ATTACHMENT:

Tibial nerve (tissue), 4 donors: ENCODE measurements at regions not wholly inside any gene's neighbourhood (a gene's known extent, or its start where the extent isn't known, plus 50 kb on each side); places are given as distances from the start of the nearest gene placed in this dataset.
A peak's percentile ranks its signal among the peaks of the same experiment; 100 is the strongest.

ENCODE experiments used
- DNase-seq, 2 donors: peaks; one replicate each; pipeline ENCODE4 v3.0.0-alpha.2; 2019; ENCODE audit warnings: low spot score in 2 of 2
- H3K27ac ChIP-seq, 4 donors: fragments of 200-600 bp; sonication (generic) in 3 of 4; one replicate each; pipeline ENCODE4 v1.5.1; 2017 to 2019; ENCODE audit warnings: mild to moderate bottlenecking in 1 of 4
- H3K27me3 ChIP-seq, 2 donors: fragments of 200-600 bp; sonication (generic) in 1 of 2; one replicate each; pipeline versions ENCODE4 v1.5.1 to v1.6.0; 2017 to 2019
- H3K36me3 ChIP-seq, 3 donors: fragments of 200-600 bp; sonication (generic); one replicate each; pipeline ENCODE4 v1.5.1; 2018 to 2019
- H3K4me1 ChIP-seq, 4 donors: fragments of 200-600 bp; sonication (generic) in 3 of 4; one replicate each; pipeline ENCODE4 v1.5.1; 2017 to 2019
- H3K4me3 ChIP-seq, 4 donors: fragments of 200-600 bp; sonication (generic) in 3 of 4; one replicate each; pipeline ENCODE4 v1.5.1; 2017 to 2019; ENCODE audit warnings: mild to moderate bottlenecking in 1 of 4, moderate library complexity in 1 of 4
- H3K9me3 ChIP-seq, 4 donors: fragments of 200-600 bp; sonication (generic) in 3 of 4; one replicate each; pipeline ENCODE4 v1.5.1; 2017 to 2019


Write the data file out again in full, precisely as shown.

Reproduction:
Tibial nerve (tissue), 4 donors: ENCODE measurements at regions not wholly inside any gene's neighbourhood (a gene's known extent, or its start where the extent isn't known, plus 50 kb on each side); places are given as distances from the start of the nearest gene placed in this dataset.
A peak's percentile ranks its signal among the peaks of the same experiment; 100 is the strongest.

ENCODE experiments used
- DNase-seq, 2 donors: peaks; one replicate each; pipeline ENCODE4 v3.0.0-alpha.2; 2019; ENCODE audit warnings: low spot score in 2 of 2
- H3K27ac ChIP-seq, 4 donors: fragments of 200-600 bp; sonication (generic) in 3 of 4; one replicate each; pipeline ENCODE4 v1.5.1; 2017 to 2019; ENCODE audit warnings: mild to moderate bottlenecking in 1 of 4
- H3K27me3 ChIP-seq, 2 donors: fragments of 200-600 bp; sonication (generic) in 1 of 2; one replicate each; pipeline versions ENCODE4 v1.5.1 to v1.6.0; 2017 to 2019
- H3K36me3 ChIP-seq, 3 donors: fragments of 200-600 bp; sonication (generic); one replicate each; pipeline ENCODE4 v1.5.1; 2018 to 2019
- H3K4me1 ChIP-seq, 4 donors: fragments of 200-600 bp; sonication (generic) in 3 of 4; one replicate each; pipeline ENCODE4 v1.5.1; 2017 to 2019
- H3K4me3 ChIP-seq, 4 donors: fragments of 200-600 bp; sonication (generic) in 3 of 4; one replicate each; pipeline ENCODE4 v1.5.1; 2017 to 2019; ENCODE audit warnings: mild to moderate bottlenecking in 1 of 4, moderate library complexity in 1 of 4
- H3K9me3 ChIP-seq, 4 donors: fragments of 200-600 bp; sonication (generic) in 3 of 4; one replicate each; pipeline ENCODE4 v1.5.1; 2017 to 2019